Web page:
Wednesday, 6 July 2016

Brexit - bad news for conservatoires

A lot of people within the HE sector are shocked by the Brexit vote, and the impact is beginning to be felt. Individually, people on both sides of the issue will take time to adjust, but it’s important for institutional leaders to get quickly beyond the shock and think about how Brexit will affect them.

One obvious concern relates to students from other EU countries. Presently, such students are able to access student loans company funding, and are treated the same as students in the home nation for fees purposes. (This latter point gives some curious results: Scottish universities charge zero fees to Scottish domiciled students, and £9k for students from England, Wales and Northern Ireland. Students from other EU countries are treated the same as Scottish students, paying zero fees.)

There’s obviously big uncertainty about what happens in the future. In the short term, current EU students, and those who start in 2016-17, will continue on the same terms and conditions. Beyond this, there isn’t certainty yet. And so universities need to start contingency planning. (It’s all in the negotiations. An EEA-type outcome may include special dispensation for students, but that is simply an unknown.)

At some point it seems possible that EU students will be treated the same as any other overseas student. If that were to happen, we could expect EU student numbers to decline. Universities will need to respond, and there are fundamentally two choices – replace the ‘lost’ EU students with others, or admit fewer students. So what is the scale of the challenge, and who is most affected?

EU undergraduates comprise over 5% of the current (2014-15 HESA data) Home/EU undergraduate population. Scotland has the highest proportion – perhaps unsurprisingly as EU students pay no tuition fees – but London is not far behind.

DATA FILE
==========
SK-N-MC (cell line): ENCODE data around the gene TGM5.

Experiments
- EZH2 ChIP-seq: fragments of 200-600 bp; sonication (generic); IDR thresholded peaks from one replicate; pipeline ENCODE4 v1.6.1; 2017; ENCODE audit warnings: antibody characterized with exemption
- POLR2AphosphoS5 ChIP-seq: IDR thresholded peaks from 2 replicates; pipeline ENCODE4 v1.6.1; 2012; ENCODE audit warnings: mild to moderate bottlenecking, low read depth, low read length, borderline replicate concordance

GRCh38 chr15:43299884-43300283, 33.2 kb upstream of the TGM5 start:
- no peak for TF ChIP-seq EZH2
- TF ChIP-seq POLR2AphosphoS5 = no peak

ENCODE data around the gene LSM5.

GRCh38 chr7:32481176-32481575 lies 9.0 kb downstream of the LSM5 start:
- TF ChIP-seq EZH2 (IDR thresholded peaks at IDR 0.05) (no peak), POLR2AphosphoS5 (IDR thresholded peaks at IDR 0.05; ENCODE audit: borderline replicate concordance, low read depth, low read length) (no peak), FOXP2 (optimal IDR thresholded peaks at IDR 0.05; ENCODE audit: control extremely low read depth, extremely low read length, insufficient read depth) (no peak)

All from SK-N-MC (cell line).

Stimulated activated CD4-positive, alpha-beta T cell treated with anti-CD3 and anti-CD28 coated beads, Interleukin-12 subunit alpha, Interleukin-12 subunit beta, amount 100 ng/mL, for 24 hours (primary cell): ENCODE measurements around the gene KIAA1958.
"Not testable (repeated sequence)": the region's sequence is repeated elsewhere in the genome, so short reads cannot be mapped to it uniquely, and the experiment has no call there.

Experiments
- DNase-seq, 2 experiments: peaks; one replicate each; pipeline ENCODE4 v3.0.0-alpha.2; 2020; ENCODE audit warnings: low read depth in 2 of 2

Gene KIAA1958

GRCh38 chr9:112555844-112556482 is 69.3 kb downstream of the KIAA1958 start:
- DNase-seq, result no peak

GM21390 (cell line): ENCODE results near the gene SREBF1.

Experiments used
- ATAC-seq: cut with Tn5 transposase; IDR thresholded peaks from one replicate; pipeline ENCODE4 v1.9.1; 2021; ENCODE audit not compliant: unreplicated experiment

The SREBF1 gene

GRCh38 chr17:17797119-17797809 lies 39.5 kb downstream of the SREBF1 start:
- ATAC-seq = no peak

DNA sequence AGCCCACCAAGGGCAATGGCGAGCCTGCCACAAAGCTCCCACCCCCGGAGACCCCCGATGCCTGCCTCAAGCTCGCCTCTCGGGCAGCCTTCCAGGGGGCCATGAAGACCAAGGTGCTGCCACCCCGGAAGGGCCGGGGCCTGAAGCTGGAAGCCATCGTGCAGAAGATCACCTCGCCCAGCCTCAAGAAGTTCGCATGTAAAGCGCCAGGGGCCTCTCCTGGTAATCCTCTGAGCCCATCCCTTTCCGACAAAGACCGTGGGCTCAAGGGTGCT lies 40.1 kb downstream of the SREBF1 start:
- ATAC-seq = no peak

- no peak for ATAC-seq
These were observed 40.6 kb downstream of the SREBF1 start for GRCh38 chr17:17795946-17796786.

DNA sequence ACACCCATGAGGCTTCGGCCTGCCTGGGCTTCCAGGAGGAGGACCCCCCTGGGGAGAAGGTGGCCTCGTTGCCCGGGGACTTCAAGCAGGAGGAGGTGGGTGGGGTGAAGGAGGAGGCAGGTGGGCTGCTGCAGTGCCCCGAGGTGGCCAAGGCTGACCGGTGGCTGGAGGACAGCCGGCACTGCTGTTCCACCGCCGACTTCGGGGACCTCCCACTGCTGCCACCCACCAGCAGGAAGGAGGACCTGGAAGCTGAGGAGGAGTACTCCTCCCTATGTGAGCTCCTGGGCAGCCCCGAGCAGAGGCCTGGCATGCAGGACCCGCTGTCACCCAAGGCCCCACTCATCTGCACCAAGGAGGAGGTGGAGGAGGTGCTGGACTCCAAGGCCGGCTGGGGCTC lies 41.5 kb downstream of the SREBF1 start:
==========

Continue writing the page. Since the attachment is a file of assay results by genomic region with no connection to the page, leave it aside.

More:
It is reasonable to assume that some universities at least will try to make up the shortfall with UK students, and that means greater competition. Universities with stronger recruitment profiles will admit students who may have gone elsewhere, and universities which recruit less strongly will have to admit students they otherwise would not have, if they wish to remain the same size. This may not always be possible. In London this competition will possibly be intense – the number of EU students in the region - almost 17000 - is larger than most universities’ total student intakes.

It’s also useful to look at the impact on individual universities. In absolute terms, the ten universities with the most EU undergraduates are:


The three Scottish universities are unsurprising, and the differences in Scottish university finance probably mean that in purely financial terms the loss will be less significant for them than if they were in England. But the English universities in the list vary in character, some being very strong recruiters, others less so.

In proportionate terms, another issues arises. Here’s the ten institutions with the greatest percentage reduction, if EU students are lost:


This list includes the four London conservatoires – specialist music institutions – and the broader performing arts conservatoire which is the Conservatoire for Dance and Drama. These institutions don’t have a normal recruitment pattern. To gain admittance you have to already be a very capable musical performer. The number of lost students is greater than the total intake at two of these institutions. It is hard to see how the conservatoires could remain at their current size without EU students. And they probably aren't big enough to easily survive such large changes in tuition fee income.

Here is, I suspect, the first unanticipated and unintended consequence of Brexit: there’ll be fewer conservatoires. To avoid this, increased governmental support will be needed. Which won’t be straightforward in the more straitened times we face.

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